Clive Palmer has suffered twin blows to his bid to exert control of the Cape Preston port in the Pilbara after a court effectively rubbed him out of any involvement in the port in favour of his estranged Chinese business partner CITIC Pacific.
The Federal Court yesterday upheld a CITIC appeal against an earlier decision upholding his appointment as the security operator of the port.
Separately, Justice Neil McKerracher threw out a Federal Court challenge by Mr Palmer to have CITIC's security plan for the port cancelled in favour of one offered up by his resources firm Mineralogy.
The decisions, likely to be appealed by Mr Palmer, effectively confirm CITIC's position it should be entitled to run the port it built and help ease the Chinese company's concerns Mr Palmer could use control of the port as leverage to pressure it into settling disputes over payments of royalties from the Sino Iron magnetite mine.
The disputes stem from anti-terrorism laws that require major ports to designate a “security operator” at the port, and set out security measures and procedures to safeguard against any “unlawful interference” of maritime transport and facilities.
As CITIC’s landlord at the project, Mineralogy was handed control of security at the multi-billion dollar Cape Preston port by the Federal Department of Infrastructure and Transport early last year.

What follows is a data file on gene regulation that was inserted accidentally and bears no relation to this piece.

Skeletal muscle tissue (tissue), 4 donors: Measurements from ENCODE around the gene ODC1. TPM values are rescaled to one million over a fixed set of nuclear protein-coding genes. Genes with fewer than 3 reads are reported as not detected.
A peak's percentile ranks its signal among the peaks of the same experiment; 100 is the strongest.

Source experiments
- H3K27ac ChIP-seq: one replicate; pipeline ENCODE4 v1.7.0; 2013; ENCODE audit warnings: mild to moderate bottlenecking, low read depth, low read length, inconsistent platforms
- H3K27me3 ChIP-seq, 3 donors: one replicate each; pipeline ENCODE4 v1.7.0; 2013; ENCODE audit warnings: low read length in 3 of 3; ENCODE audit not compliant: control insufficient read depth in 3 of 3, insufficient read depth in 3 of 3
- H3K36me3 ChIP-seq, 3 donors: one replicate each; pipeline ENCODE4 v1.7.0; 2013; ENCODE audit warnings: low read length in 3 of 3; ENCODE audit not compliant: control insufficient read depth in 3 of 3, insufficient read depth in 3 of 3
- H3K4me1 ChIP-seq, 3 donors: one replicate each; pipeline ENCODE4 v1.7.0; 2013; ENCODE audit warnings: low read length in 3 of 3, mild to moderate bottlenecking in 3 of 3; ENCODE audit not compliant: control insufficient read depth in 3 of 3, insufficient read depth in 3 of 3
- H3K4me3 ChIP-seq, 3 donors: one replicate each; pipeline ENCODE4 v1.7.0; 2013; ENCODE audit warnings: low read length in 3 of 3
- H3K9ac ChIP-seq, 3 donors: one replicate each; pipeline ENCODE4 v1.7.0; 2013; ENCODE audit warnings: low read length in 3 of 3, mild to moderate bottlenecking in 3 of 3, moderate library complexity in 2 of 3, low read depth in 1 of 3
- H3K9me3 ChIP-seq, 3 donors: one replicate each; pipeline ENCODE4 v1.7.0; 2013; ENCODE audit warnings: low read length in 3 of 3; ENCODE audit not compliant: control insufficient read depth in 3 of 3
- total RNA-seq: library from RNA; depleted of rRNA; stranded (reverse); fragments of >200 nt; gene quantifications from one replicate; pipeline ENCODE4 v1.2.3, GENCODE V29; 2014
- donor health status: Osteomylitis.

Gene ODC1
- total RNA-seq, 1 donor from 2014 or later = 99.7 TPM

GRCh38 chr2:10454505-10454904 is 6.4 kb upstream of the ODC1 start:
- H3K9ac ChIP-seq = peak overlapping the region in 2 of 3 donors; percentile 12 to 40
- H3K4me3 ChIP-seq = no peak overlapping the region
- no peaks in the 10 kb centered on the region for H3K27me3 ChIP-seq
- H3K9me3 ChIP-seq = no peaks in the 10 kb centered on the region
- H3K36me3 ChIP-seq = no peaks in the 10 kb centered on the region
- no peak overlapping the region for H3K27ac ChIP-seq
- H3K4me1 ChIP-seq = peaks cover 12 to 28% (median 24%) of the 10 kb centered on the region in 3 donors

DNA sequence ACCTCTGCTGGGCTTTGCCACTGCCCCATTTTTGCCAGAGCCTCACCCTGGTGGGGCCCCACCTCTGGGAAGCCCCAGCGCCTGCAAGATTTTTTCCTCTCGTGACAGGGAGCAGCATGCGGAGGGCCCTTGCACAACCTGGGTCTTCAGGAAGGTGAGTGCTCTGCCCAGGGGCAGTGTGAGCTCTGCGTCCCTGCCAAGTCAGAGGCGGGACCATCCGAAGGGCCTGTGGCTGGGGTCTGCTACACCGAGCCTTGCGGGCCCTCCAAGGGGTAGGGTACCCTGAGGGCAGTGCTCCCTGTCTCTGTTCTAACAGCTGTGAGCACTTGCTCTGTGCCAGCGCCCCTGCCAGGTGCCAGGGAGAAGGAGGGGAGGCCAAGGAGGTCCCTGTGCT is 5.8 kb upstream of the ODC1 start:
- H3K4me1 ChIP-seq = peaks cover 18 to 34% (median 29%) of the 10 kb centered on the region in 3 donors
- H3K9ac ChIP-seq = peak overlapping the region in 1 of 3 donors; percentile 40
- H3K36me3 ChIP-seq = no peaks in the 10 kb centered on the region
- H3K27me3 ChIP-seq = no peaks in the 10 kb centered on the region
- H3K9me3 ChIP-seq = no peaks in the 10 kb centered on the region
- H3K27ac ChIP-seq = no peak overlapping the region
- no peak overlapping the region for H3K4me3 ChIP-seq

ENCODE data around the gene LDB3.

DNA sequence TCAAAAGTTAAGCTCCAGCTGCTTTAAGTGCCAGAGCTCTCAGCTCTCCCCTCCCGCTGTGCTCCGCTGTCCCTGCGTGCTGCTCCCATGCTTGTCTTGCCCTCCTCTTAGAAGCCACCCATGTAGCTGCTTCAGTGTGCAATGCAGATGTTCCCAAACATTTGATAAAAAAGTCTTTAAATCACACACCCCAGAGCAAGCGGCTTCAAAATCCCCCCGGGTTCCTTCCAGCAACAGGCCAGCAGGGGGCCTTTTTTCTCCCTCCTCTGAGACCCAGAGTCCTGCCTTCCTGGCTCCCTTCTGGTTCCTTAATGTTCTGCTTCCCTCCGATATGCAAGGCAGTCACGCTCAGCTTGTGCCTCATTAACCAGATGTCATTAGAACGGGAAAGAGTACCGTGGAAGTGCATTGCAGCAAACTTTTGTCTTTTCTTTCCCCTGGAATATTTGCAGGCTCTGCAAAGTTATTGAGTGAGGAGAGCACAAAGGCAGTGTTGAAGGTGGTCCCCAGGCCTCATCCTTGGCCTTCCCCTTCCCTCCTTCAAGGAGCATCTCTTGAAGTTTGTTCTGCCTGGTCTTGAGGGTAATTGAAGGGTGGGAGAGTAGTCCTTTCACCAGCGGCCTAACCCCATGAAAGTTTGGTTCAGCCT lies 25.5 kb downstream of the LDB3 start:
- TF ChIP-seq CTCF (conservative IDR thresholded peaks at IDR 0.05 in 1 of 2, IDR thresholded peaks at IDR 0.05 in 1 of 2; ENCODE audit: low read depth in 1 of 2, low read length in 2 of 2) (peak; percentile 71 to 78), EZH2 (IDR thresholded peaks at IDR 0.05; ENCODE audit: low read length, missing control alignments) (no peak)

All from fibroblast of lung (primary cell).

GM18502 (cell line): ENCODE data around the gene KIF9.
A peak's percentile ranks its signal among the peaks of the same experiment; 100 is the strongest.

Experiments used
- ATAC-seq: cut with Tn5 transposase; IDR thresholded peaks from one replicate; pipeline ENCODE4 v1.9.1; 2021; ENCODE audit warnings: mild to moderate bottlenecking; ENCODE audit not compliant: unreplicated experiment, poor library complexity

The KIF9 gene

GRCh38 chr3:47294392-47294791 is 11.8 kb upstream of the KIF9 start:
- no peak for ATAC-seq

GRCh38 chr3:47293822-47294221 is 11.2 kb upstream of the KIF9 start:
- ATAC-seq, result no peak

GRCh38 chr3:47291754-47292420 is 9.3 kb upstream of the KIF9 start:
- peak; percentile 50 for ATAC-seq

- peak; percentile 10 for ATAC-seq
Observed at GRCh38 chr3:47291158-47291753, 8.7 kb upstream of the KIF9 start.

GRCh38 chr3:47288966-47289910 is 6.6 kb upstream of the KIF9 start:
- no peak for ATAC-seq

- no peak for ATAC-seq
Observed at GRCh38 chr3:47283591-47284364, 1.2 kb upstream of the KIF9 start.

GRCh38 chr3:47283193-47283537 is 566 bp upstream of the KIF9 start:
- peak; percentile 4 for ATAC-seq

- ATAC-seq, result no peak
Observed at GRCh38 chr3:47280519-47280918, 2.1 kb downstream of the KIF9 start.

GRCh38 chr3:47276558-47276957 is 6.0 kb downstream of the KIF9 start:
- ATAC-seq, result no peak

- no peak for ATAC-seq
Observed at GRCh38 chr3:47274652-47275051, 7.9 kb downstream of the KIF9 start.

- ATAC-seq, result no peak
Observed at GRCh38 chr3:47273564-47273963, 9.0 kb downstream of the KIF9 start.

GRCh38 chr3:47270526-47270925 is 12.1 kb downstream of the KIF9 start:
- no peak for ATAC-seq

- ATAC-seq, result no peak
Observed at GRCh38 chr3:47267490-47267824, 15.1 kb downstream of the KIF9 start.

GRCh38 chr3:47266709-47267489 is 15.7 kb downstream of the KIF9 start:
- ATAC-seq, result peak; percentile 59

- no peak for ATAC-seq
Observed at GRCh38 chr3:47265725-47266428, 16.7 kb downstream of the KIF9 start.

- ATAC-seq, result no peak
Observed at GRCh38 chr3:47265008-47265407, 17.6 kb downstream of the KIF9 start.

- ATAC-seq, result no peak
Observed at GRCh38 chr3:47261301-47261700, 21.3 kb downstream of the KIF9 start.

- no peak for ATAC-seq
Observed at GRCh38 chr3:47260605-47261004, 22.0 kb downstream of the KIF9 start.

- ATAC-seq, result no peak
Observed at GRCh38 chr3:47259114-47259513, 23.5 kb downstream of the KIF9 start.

That decision was subsequently challenged by CITIC as relationships between Mr Palmer and the Chinese State-owned conglomerate turned toxic.
CITIC President Zhang Jijing told WestBusiness early this year the company was concerned Mineralogy control of the port could disrupt its supply chain, and threaten its ability to export concentrate from the $11 billion Sino Iron project.
CITIC’s initial challenge to the Department’s decision – supported in court by the Department itself - was rejected earlier this year, but the Federal Court yesterday upheld an appeal to its earlier ruling, saying the Department of Transport could reassess its initial decision.
It is understood the Federal Government is instead likely to nominate the Pilbara Ports Authority, or the State Department of Transport, to take responsibility for security at Cape Preston.
Justice McKerracher also supported CITIC’s argument that Mineralogy had no involvement in the day-to-day running of Cape Preston, and it was appropriate that CITIC develop a plan to ensure the security of the port.
Justice McKerracher said any underlying dispute as to who was legally entitled to occupy and operate the facilities should have no bearing on the Department’s decision to back CITIC’s security plan. He left the option open for Mineralogy to still submit its own plan, however.
The twin decisions put a substantial dent in Mr Palmer’s claims to have wracked up multiple legal victories over CITIC, who he claims have refused to pay millions of dollars in export royalties from Sino Iron.
Separate legal disputes about royalty calculations, and over a CITIC claim Mr Palmer misappropriated $12 million from a port management fund are still before the courts.
A spokesman for CITIC yesterday welcomed the Federal Court decisions, saying CITIC Pacific remained committed to the development and operation of the Sino Iron Project.
A spokesman for Mr Palmer was contacted for comment.